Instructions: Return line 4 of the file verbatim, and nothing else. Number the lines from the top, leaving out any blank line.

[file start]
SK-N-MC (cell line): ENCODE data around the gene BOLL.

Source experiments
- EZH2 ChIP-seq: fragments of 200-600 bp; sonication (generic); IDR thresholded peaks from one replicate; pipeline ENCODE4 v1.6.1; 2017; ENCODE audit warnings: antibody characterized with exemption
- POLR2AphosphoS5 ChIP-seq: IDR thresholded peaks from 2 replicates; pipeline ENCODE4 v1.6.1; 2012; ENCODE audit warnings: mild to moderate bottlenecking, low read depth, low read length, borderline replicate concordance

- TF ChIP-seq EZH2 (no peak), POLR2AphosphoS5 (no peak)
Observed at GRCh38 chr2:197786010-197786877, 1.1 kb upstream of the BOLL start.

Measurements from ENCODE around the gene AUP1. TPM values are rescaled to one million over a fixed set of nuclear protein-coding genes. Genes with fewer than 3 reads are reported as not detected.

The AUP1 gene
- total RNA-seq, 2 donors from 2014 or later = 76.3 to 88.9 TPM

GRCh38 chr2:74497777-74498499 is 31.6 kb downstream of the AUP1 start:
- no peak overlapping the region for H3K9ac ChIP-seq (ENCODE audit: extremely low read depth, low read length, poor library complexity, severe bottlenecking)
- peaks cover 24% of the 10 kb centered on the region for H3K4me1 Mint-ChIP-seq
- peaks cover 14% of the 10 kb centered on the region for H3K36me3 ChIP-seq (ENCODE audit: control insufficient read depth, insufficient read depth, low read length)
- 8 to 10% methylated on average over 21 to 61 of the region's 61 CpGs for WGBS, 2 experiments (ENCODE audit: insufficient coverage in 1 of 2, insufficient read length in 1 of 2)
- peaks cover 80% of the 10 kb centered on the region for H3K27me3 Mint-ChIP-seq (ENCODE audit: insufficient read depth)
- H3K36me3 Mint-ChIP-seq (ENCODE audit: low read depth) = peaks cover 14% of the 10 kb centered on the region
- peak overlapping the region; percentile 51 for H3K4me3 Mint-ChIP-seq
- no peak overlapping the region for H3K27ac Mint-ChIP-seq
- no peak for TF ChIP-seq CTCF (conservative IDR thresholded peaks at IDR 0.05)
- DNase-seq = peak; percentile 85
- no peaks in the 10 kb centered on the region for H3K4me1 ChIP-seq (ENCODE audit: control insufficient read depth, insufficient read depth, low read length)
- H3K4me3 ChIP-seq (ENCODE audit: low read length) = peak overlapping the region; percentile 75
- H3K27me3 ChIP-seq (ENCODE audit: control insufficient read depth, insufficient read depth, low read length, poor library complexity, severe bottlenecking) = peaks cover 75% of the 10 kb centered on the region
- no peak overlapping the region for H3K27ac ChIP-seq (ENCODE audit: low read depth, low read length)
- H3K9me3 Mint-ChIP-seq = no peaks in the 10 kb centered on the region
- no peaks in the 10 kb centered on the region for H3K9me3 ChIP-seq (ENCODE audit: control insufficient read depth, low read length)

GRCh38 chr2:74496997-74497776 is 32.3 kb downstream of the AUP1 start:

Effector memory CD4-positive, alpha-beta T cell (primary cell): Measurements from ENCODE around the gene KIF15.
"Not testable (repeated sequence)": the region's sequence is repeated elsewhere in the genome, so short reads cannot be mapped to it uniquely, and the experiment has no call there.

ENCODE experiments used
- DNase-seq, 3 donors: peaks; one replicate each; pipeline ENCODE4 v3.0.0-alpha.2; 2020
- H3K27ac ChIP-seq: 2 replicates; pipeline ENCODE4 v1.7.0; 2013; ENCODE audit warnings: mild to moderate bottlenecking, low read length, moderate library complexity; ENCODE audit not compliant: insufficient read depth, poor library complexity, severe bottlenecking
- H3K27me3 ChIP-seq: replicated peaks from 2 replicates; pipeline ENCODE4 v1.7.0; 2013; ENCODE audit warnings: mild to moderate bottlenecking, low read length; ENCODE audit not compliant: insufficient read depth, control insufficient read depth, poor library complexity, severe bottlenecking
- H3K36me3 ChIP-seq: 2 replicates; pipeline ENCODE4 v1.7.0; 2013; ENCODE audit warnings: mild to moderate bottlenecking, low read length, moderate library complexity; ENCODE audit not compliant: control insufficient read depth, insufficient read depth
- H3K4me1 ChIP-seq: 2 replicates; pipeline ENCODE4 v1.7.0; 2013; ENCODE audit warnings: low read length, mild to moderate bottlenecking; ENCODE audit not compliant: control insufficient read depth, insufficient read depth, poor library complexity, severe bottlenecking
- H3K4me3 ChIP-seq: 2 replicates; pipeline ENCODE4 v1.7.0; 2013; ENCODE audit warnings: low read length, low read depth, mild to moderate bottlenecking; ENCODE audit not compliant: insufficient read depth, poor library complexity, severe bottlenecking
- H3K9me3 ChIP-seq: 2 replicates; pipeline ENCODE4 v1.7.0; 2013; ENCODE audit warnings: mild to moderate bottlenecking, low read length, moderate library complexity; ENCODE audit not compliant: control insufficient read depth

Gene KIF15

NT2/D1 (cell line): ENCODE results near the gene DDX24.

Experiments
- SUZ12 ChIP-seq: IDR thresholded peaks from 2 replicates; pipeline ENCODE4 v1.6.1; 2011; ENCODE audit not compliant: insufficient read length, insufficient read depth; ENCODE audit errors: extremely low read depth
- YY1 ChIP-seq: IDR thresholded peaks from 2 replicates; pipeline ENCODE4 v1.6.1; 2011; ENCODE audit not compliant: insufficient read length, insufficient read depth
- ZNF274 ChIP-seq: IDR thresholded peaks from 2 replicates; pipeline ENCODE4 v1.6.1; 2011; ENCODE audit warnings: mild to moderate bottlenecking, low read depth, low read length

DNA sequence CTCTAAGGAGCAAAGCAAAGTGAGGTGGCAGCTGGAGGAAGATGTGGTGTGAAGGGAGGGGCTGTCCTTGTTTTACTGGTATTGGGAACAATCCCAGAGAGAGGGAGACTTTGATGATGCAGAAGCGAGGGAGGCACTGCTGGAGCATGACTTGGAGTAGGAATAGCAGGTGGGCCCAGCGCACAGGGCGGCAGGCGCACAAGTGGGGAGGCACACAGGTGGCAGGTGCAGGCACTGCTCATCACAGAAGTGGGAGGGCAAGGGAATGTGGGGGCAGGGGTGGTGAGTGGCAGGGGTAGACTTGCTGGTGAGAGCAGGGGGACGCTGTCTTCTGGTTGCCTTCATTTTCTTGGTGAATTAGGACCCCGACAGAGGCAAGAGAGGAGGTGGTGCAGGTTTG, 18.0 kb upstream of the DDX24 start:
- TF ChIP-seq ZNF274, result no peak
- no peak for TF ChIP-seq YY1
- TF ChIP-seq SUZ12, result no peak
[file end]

- POLR2AphosphoS5 ChIP-seq: IDR thresholded peaks from 2 replicates; pipeline ENCODE4 v1.6.1; 2012; ENCODE audit warnings: mild to moderate bottlenecking, low read depth, low read length, borderline replicate concordance